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“It’s time to teach the kids how to manage money they can’t see or touch,” says the author of The No-Cash Allowance. Follow Lynne’s common sense approach for teaching children to manage money as a number starting with kids as young as pre-school and continuing through high school.

How Parents Can Leverage Amazon Teen Spending with The No-Cash Allowance

The recently announced Amazon teen spending strategy is great teaching tool to use with The No-Cash Allowance. My teens and I would have loved it! Here’s why.

My kids were teenagers long before Amazon came on the scene. Going to the mall was the big thing. They did not take cash. Instead, they skipped out the door with my credit card. (This was also before debit cards or reloadable cards existed.)

Was I crazy? Not a bit. All I was doing was giving them the no-cash tool they needed for their transactions. After all, they grew up shopping with me using the debit card concept.

As kids they shopped without cash. I paid for all our purchases together. They then subtracted from their written accounts kept with me as the banker.

My kids even managed their money as a number before they started school. So spending without cash was normal for them.

Because our kids had total control of their money they would not need our approval for today’s Amazon individual purchases. They had guidelines and spending responsibilities of their own. Instead, we would set a spending limit as explained in the program.

Amazon teen spending program

Michael Carr, vice president of Amazon Households says, “This is the only way where the teenager has the independence while the parents are in still in the know.”

I agree with the independence idea completely. Kids of all ages need to be in total control of their money. However, this Amazon program is not the only way to give kids independence.

The No-Cash Allowance is a system that gives children from pre-school through high school the essentials of money management.

Ownership Children want to have the power to control money just like they see adults doing. “This is my money,” they proclaim.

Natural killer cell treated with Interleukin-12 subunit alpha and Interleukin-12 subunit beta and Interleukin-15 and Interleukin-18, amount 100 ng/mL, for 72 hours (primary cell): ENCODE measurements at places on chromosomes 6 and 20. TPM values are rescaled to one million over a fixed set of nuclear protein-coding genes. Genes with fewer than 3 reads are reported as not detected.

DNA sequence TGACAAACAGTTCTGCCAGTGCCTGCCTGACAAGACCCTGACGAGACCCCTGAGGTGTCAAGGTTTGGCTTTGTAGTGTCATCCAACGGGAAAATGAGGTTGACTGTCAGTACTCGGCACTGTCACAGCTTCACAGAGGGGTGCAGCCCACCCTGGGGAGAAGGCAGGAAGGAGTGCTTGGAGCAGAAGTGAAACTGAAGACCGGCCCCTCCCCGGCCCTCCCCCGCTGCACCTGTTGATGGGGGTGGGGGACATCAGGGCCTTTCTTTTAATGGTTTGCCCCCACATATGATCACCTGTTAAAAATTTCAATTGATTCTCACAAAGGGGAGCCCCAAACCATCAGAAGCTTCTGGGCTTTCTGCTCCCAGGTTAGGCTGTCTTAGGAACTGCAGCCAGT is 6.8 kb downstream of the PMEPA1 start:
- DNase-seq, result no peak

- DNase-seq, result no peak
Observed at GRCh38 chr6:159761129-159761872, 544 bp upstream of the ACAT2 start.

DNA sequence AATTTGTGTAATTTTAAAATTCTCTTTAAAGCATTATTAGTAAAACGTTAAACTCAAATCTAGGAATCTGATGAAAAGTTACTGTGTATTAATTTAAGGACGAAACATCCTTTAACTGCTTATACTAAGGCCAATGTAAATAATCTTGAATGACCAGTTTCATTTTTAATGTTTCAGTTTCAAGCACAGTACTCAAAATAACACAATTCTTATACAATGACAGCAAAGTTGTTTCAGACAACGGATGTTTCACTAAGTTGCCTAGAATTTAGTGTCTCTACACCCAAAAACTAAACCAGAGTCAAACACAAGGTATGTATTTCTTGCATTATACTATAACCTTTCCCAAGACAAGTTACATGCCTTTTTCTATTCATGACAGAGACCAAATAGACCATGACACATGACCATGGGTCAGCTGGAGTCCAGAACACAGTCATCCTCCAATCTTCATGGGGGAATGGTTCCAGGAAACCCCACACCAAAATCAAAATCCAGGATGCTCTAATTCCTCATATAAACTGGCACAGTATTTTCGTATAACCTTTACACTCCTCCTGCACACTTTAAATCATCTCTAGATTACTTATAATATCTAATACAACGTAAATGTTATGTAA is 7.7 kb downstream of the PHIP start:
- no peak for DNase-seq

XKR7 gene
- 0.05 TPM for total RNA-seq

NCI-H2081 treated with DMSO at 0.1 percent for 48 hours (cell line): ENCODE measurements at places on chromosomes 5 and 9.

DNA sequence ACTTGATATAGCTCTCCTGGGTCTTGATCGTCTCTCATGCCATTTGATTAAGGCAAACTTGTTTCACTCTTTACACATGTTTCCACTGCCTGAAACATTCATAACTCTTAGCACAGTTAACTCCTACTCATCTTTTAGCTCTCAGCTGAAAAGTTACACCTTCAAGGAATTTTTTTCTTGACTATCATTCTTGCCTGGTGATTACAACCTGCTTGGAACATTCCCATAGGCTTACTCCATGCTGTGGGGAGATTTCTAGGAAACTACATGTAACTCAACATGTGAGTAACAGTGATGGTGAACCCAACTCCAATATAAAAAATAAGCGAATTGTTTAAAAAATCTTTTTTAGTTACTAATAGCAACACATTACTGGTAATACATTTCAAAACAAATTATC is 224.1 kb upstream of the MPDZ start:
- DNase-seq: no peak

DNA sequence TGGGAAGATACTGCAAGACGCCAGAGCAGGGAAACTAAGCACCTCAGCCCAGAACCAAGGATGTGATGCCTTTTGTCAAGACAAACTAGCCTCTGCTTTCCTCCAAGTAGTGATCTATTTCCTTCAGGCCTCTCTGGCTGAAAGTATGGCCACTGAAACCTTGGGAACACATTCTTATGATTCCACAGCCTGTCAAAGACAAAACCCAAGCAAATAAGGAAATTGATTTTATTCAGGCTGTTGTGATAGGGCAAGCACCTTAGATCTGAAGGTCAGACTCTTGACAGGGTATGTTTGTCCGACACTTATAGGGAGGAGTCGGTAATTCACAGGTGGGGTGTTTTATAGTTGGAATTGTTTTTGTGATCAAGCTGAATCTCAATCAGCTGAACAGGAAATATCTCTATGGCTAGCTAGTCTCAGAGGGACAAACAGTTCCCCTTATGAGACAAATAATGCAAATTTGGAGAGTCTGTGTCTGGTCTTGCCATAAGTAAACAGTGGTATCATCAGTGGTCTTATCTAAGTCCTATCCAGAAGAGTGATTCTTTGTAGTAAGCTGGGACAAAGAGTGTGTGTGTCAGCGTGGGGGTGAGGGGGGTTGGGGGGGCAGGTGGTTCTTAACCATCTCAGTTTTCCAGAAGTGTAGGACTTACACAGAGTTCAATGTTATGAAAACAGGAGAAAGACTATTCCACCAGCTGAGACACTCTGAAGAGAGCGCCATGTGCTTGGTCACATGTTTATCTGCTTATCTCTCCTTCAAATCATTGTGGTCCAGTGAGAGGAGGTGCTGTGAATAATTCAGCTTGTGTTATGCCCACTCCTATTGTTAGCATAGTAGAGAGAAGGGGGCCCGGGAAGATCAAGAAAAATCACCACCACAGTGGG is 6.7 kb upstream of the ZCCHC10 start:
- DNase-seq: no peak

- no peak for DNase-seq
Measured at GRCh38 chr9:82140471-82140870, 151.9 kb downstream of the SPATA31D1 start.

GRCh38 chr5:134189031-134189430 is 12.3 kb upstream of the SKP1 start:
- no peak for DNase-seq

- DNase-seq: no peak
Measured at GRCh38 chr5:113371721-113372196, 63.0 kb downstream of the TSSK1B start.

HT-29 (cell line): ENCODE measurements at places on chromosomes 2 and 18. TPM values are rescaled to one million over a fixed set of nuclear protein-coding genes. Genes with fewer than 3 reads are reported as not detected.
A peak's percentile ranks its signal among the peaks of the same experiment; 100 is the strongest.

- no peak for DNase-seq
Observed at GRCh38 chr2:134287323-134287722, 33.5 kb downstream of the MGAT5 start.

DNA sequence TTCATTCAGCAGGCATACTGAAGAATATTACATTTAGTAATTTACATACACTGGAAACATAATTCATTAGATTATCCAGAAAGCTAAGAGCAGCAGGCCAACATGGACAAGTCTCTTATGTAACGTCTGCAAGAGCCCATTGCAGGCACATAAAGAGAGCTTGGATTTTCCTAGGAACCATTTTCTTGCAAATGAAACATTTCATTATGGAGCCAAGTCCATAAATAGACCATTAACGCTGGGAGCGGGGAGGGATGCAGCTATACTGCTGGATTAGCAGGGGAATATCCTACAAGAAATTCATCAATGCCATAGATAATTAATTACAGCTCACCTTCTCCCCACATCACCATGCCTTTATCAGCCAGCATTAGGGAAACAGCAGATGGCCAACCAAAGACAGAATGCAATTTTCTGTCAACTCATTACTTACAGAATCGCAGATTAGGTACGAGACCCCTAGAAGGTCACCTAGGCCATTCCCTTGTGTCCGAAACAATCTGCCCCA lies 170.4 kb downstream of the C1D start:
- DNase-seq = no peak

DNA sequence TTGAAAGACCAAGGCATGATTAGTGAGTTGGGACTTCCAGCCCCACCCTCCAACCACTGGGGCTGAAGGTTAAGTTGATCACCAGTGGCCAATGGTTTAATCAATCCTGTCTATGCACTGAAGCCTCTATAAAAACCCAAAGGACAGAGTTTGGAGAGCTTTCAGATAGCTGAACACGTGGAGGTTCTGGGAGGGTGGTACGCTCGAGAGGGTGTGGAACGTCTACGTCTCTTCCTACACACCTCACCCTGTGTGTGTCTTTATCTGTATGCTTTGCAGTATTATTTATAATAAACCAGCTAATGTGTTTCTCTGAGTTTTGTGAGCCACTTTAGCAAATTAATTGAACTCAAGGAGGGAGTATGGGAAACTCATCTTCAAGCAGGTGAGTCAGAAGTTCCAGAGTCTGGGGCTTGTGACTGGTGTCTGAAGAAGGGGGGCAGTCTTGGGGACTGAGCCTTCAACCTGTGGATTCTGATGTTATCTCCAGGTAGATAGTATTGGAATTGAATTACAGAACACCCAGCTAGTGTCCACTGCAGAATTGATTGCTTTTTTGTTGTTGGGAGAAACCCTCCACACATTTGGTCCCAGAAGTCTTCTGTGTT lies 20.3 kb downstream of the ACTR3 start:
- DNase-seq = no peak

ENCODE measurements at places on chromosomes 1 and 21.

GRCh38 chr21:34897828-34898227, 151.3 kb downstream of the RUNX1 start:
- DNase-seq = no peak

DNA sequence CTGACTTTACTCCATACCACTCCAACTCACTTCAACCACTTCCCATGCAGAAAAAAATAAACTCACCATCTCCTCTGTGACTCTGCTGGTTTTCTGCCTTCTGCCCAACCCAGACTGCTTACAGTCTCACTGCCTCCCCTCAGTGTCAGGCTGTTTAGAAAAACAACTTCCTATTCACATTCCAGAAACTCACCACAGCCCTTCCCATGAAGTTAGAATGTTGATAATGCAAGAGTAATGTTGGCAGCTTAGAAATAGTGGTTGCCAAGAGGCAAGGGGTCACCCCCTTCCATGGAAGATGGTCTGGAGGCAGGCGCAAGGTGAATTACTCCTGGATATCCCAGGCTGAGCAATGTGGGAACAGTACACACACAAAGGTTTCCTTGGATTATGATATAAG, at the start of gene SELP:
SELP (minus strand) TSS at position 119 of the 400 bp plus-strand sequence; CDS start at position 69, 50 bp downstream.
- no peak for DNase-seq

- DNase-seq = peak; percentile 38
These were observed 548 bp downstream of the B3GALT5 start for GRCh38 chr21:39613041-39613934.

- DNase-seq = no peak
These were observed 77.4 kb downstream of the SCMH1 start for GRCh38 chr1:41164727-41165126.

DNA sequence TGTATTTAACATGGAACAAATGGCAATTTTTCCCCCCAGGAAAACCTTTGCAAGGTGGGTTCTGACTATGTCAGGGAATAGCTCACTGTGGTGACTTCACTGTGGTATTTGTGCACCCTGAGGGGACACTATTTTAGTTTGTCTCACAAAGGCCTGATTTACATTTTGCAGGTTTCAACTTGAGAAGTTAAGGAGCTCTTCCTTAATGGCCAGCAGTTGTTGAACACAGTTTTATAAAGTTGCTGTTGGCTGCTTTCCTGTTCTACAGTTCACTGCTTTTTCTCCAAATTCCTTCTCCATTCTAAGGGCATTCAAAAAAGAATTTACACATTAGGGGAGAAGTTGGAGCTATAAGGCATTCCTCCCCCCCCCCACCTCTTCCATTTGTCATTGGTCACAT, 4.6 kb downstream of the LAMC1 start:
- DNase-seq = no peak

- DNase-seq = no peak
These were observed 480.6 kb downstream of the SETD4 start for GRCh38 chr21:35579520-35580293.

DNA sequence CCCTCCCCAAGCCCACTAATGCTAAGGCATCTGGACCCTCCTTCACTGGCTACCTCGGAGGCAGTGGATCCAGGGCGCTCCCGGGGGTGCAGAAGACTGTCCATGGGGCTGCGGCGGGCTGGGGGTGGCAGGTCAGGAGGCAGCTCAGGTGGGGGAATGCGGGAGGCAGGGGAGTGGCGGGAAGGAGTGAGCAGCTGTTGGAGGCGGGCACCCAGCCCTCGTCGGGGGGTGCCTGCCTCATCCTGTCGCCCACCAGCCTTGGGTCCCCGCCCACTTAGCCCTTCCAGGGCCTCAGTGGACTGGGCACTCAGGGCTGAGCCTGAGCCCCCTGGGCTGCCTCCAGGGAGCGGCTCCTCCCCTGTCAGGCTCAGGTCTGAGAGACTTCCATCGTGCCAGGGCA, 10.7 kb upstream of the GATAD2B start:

Responsibility “I have to pay my phone bill this week and remember that my school activity fees are due next week,” they declare.

Decision-making “If I don’t spend today I will have enough next week to buy that jacket I want,” they exclaim.

So it looks like my book and Amazon’s teen spending program are on the same page. Furthermore, you can Buy The No-Cash Allowance Today!

Paperback $16.95 • Kindle $9.95

amazon-teen-spending

 

 

 

 

Lynne Finch helps parents teach their kids about money from piggy banks to online banking. “It’s time to teach the kids how to manage money they can’t see or touch,” says the author of The No-Cash Allowance. Follow Lynne’s common sense approach for teaching children that money is a number.

 

 

Mommy, What are Cashless Transactions? Here’s What to Say.

cashless transactions
Cashless transactions are everywhere. What do your kids know about how they work?

Cashless transactions are everywhere. Could you pay all your bills with cash? Buying everything with cash? Probably not.

That’s because you manage money as a number. Maybe it’s time to start explaining to your kids what happens when you use non-cash transfers to pay or receive money..

In a world where cash diminishes  in importance we continue to pay allowances in cash. Consequently, we sidestep the importance of teaching our kids how to manage money as a number.

Children need to learn through experience that money is not just a physical thing. In the broader sense, money is a medium of exchange and trust that represents an amount of spending power. Money changes form over the centuries and will continue to do so.

Money is coin and paper currency, a plastic card, or simply a number on your computer screen that is transmitted anywhere in the world. Non-cash transfers  can easily and quickly move  money from place to place.

In fact, your kids will manage all forms all forms of virtual money  as adults, along with new money wrinkles that show up in the future. Many of them will be cashless transactions.

For example, according to MoneyTips debit card use is growing significantly in North America, outstripping average credit card use. Debit cards pay for many small purchases previously done with pocket change, such as a cup of coffee, fast food, and gasoline.

Where is the cash? Much of today’s money management is done without using cash at all. Look at your recent bank statement and see how many transactions take place without using any cash at all.

Start talking about cashless transactions

ATM–When you access an ATM you transfer a number into cash. Tell you kids how your money gets into the bank.

Check–When you write a check you give your bank written notice to transfer a number from your account to another. Show your kids a check and explain where your money is going.

Debit Card–These cards are replacing pocket cash. Tell your kids how the money get transferred from your bank account to the store.

Electronic Deposits–When you set up automatic payments you instruct  your bank to transfer money to another account as a number. Tell your kids which payments you are making through EFT (electronic funds transfer) without using cash or checks.

Electronic Withdrawals–When you receive automatic deposits you give permission to another account to transfer money to you as a number. Explain which funds are being deposited into your account through EFT.

As parents we use an increasing amount of cashless transactions. Consequently, we can help our kids learn the new rules of the money game by telling them what we are doing.